A recent study has found that even a brief, 20-minute session of hatha yoga can reap benefits to cognitive function in several important areas.
When you need to really focus your mental abilities before a test or an important meeting, consider taking a few minutes to prepare yourself. But instead of going over your notes one last time, try immersing yourself in some yoga poses. According to recent research, doing just 20 minutes of hatha yoga (yoga postures) can improve brain function and concentration abilities.
The study, which took place at the University of Illinois at Urbana-Champaign, found that even a brief, 20-minute session of hatha yoga can reap benefits to cognitive function in several important areas.1 “Doing yoga for 20 minutes improves focus and brain function: study.” New York Daily News. 7 June 2013. Accessed 9 June 2013. http://www.nydailynews.com/life-style/health/yoga-20-minutes-boosts-brain-function-study-article-1.1366274 The subjects were 30 adults, who were split into two random groups. One group was led in a single hatha yoga class for 20 minutes. The other group had a cardiovascular workout on a treadmill, walking briskly or jogging for 20 minutes. When their exercise sessions were over, all of the participants were tested on concepts of working memory and inhibitory control. Working memory is a form of short-term storage and recall of information in the brain.2 Baddeley, A. “Working Memory.” National Institutes of Health. 31 January 1992. Accessed 10 June 2013. http://www.ncbi.nlm.nih.gov/pubmed/1736359 Inhibitory control is an important aspect of placing attention on what is relevant to a task while ignoring the irrelevant.3 Richardson, Thomas Hugh. “Inhibitory Control in Psychiatric Disorders–A Review of Neuropsychological and Neuroimaging Research.” Kon. Accessed 10 June 2013. http://www.kon.org/urc/v7/richardson3.html Both of these areas focus on concentration and the retention and retrieval of newly learned items.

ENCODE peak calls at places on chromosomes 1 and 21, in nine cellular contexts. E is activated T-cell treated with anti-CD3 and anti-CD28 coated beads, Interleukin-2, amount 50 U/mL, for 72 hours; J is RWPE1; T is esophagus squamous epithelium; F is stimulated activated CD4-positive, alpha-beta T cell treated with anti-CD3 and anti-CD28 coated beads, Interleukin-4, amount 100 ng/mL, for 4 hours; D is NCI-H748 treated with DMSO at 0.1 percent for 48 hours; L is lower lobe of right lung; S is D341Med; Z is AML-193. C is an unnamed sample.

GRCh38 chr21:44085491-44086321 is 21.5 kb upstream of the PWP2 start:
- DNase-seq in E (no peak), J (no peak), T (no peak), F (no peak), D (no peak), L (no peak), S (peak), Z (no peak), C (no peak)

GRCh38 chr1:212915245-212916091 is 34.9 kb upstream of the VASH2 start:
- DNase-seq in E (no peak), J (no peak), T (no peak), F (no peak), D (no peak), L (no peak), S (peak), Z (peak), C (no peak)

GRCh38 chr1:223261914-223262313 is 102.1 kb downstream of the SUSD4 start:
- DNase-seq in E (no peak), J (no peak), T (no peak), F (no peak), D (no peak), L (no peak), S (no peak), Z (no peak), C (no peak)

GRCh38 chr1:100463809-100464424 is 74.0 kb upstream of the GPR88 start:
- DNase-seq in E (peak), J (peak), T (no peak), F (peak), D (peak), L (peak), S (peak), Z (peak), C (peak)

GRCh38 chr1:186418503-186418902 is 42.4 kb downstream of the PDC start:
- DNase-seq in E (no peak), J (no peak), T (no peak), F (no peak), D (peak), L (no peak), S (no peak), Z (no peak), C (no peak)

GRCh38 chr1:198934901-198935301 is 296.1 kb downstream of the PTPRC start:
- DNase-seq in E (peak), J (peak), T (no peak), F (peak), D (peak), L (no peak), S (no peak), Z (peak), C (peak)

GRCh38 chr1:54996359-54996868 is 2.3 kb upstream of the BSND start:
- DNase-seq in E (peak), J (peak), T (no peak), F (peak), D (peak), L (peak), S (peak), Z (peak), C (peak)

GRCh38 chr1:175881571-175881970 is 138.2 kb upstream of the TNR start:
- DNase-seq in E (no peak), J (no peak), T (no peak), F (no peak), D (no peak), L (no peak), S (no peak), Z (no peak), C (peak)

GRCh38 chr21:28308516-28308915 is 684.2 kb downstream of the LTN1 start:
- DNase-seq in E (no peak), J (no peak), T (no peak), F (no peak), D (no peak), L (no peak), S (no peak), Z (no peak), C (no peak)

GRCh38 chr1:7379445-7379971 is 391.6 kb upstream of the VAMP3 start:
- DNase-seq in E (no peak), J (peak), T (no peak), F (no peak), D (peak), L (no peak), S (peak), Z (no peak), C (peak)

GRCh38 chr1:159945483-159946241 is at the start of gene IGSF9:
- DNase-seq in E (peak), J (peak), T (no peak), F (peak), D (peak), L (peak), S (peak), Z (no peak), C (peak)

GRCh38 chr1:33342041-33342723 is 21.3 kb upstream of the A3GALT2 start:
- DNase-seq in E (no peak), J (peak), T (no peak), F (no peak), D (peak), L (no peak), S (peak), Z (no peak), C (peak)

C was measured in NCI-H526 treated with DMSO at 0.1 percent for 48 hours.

Those volunteers in the yoga group completed their tests more rapidly and were significantly more accurate than those in the treadmill group. Their mental focus was better, data was processed at a quicker rate, and a higher level of precision was achieved among the yoga practitioners. In every area in which they were tested, including learning, preserving data, and adding information to the knowledge that they had already attained, the yoga group performed considerably better when compared to the treadmill group.
This is particularly interesting, since earlier studies have shown that a treadmill workout in which the subject sustains 60 to 70 percent of their maximum heart rate (as was achieved in this research) increases performance in tests of brain function.4 Hillman, Charles H., et al. “The Effect of Acute Treadmill Walking on Cognitive Control and Academic Achievement in Preadolesent Children.” National Institutes of Health. 31 March 2010. Accessed 10 June 2013. http://www.ncbi.nlm.nih.gov/pmc/articles/PMC2667807 In the current study, the treadmill exercisers did not show any perceptible improvement in cognitive abilities. While this research only used a very small population sample, it would appear that yoga may provide a bigger brain boost than treadmill exercise. Another possibility is that the two forms of exercise benefit different areas of the brain, so you might not want skip your cardio workout altogether.